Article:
Disentangling Gold Open Access

Authors : Daniel Torres-Salinas, Nicolas Robinson-Garcia, Henk F. Moed

This chapter focuses on the analysis of current publication trends in gold Open Access (OA). The purpose of the chapter is to develop a full understanding on country patterns, OA journals characteristics and citation differences between gold OA and non-gold OA publications.

For this, we will first review current literature regarding Open Access and its relation with its so-called citation advantage. Starting with a chronological perspective we will describe its development, how different countries are promoting OA publishing, and its effects on the journal publishing industry.

We will deepen the analysis by investigating the research output produced by different units of analysis. First, we will focus on the production of countries with a special emphasis on citation and disciplinary differences. A point of interest will be identification of national idiosyncrasies and the relation between OA publication and research of local interest.

This will lead to our second unit of analysis, OA journals indexed in Web of Science. Here we will deepen on journals characteristics and publisher types to clearly identify factors which may affect citation differences between OA and traditional journals which may not necessarily be derived from the OA factor.

Gold OA publishing is being encouraged in many countries as opposed to Green OA. This chapter aims at fully understanding how it affects researchers’ publication patterns and whether it ensures an alleged citation advantage as opposed to non-gold OA publications.

URL : https://arxiv.org/abs/1807.04535

The unbearable emptiness of tweeting — About journal articles

Authors : Nicolas Robinson-Garcia, Rodrigo Costas, Kimberley Isett, Julia Melkers, Diana Hicks

Enthusiasm for using Twitter as a source of data in the social sciences extends to measuring the impact of research with Twitter data being a key component in the new altmetrics approach. In this paper, we examine tweets containing links to research articles in the field of dentistry to assess the extent to which tweeting about scientific papers signifies engagement with, attention to, or consumption of scientific literature.

The main goal is to better comprehend the role Twitter plays in scholarly communication and the potential value of tweet counts as traces of broader engagement with scientific literature. In particular, the pattern of tweeting to the top ten most tweeted scientific dental articles and of tweeting by accounts is examined.

The ideal that tweeting about scholarly articles represents curating and informing about state-of-the-art appears not to be realized in practice. We see much presumably human tweeting almost entirely mechanical and devoid of original thought, no evidence of conversation, tweets generated by monomania, duplicate tweeting from many accounts under centralized professional management and tweets generated by bots.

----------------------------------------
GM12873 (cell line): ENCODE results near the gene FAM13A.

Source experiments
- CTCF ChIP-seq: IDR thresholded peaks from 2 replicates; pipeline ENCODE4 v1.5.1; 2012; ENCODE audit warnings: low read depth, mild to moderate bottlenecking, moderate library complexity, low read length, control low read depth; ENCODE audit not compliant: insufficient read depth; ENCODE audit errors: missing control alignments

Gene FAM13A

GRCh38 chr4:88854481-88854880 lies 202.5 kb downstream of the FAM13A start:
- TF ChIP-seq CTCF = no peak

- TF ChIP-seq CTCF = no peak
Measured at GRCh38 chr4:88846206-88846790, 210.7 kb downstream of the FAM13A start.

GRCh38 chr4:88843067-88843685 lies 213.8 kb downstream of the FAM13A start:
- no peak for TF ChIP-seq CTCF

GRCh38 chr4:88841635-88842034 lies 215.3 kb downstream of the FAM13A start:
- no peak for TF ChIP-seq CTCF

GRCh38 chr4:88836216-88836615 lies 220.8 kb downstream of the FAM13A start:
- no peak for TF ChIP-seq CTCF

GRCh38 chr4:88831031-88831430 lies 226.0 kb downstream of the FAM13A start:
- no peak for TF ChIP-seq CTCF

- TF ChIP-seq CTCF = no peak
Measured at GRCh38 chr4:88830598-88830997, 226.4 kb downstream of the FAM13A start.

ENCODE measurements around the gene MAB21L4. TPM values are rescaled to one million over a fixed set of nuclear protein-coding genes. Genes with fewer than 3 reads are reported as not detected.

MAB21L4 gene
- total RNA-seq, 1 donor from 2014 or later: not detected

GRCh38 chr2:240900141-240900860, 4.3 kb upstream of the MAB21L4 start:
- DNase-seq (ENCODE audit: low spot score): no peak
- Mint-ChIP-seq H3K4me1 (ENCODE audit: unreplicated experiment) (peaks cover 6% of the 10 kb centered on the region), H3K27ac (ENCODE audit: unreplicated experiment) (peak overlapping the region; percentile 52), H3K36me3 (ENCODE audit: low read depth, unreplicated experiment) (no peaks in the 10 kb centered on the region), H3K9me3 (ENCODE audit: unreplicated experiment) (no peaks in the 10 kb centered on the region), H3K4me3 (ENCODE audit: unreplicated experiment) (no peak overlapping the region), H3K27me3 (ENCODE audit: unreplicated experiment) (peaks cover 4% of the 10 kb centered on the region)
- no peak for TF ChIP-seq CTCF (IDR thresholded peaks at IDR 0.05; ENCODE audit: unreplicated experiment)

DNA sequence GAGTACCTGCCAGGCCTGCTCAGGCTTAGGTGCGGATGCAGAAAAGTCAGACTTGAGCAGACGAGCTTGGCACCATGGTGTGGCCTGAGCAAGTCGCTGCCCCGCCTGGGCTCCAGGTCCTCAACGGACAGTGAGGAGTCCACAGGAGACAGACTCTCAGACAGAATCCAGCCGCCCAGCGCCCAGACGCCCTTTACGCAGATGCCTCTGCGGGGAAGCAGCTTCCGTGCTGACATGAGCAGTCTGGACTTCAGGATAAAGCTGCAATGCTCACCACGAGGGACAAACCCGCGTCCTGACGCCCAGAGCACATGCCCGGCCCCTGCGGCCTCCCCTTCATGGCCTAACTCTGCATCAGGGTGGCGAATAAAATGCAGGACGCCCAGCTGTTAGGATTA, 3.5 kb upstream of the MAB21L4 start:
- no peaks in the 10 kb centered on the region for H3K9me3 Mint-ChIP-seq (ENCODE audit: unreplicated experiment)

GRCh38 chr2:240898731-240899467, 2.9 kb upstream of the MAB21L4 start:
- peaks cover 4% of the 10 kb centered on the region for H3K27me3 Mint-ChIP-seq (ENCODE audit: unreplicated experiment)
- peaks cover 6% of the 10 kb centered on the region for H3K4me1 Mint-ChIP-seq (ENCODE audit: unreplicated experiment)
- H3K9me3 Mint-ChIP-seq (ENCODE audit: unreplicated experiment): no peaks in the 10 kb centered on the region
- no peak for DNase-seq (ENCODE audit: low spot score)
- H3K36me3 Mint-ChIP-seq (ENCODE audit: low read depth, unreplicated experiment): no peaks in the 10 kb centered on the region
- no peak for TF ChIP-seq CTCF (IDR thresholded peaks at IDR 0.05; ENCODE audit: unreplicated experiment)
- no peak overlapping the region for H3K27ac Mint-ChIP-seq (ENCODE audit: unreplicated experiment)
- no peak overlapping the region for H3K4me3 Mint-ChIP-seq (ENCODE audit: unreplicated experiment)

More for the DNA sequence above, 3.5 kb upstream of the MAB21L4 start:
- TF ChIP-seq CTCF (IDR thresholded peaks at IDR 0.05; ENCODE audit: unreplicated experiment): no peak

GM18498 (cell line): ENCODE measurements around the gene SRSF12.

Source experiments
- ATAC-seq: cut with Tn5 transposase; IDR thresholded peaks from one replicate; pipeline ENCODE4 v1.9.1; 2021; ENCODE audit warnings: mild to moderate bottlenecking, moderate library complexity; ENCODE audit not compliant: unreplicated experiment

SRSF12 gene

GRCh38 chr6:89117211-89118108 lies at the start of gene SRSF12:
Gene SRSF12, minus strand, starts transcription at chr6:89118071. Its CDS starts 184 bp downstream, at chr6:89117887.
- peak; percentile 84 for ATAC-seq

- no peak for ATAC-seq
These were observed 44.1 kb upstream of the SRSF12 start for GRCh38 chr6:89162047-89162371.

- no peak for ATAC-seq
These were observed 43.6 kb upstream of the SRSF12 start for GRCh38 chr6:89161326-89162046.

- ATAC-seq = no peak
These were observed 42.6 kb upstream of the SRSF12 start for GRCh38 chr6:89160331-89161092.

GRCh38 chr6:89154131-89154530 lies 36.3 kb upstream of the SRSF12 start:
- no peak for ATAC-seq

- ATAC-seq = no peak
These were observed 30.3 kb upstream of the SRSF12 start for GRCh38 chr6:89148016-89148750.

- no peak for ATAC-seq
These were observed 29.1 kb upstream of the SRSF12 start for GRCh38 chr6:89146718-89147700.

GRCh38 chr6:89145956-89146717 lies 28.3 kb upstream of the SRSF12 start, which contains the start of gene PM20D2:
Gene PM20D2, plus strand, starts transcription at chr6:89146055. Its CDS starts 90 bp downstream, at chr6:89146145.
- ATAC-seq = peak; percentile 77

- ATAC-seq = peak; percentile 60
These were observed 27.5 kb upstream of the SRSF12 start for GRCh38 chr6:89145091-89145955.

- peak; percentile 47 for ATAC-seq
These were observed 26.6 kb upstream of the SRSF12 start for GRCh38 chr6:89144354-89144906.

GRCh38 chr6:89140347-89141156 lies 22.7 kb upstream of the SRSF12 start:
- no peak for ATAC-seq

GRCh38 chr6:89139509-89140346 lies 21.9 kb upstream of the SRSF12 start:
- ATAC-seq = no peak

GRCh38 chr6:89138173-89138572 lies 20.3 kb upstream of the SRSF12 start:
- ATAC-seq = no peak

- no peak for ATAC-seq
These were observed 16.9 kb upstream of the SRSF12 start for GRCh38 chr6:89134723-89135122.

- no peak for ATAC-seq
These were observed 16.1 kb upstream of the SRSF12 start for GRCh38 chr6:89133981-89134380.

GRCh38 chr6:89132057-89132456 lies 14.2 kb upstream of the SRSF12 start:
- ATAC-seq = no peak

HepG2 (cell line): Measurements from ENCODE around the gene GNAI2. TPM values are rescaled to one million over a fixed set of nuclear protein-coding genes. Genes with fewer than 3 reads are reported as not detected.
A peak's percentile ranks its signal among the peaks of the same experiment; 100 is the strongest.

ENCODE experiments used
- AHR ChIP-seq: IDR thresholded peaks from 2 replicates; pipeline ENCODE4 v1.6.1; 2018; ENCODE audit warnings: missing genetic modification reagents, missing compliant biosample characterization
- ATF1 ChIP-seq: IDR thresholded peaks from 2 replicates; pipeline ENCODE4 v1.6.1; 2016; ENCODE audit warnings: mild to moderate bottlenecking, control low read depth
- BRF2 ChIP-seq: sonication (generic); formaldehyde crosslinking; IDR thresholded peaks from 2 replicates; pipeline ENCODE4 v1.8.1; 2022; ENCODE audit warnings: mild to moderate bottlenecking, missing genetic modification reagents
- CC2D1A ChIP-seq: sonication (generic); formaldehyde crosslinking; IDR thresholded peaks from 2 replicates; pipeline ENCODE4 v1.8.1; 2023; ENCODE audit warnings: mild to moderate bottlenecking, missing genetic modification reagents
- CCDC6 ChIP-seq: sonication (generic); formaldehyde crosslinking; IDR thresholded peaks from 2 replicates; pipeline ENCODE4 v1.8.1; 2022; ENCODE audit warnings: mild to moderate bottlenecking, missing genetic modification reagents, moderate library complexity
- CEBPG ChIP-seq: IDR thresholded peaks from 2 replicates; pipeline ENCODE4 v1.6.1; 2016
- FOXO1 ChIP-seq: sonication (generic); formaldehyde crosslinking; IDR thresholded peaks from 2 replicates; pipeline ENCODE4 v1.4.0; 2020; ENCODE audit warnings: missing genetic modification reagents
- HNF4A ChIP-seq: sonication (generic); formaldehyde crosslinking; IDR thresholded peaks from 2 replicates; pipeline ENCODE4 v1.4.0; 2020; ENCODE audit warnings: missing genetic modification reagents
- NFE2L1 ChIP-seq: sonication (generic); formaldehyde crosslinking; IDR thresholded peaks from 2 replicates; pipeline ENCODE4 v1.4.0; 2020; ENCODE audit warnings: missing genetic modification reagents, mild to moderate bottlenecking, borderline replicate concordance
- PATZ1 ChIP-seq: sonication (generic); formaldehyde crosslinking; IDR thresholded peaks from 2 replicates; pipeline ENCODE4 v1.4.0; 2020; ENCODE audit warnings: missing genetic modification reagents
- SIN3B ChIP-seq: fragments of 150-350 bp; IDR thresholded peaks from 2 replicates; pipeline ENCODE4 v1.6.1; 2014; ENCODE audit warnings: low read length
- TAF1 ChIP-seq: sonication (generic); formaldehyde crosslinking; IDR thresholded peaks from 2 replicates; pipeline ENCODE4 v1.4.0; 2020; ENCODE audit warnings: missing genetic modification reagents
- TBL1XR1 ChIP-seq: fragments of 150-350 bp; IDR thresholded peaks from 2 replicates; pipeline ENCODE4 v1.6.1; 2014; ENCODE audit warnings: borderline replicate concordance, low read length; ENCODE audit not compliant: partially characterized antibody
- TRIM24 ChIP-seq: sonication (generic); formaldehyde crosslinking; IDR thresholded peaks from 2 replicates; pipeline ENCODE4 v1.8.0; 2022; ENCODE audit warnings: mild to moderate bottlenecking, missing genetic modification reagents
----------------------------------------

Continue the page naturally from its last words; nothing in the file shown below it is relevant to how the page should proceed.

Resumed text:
Some accounts exemplify the ideal, but they represent less than 10% of tweets. Therefore, any conclusions drawn from twitter data is swamped by the mechanical nature of the bulk of tweeting behavior. In light of these results, we discuss the compatibility of Twitter with the research enterprise as well as some of the financial incentives behind these patterns.

URL : The unbearable emptiness of tweeting — About journal articles

DOI : https://doi.org/10.1371/journal.pone.0183551

Can we use altmetrics at the institutional level? A case study analysing the coverage by research areas of four Spanish universities

Authors : Daniel Torres-Salinas, Nicolas Robinson-Garcia, Evaristo Jiménez-Contreras

Social media based indicators or altmetrics have been under scrutiny for the last seven years. Their promise as alternative metrics for measuring scholarly impact is still far from becoming a reality.

Up to now, most studies have focused on the understanding of the nature and relation of altmetric indicators with citation data. Few papers have analysed research profiles based on altmetric data.

Most of these have related to researcher profiles and the expansion of these tools among researchers. This paper aims at exploring the coverage of the Altmetric.com database and its potential use in order to show universities’ research profiles in relationship with other databases.

We analyse a sample of four different Spanish universities.First, we observe a low coverage of altmetric indicators with only 36 percent of all documents retrieved from the Web of Science having an ‘altmetric’ score.Second, we observe that for the four universities analysed, the area of Science shows higher ‘altmetric’ scores that the rest of the research areas.

Finally, considering the low coverage of altmetric data at the institutional level, it could be interesting for research policy makers to consider the development of guidelines and best practices guides to ensure that researchers disseminate adequately their research findings through social media.

URL : Can we use altmetrics at the institutional level? A case study analysing the coverage by research areas of four Spanish universities

Alternative location : https://arxiv.org/abs/1606.00232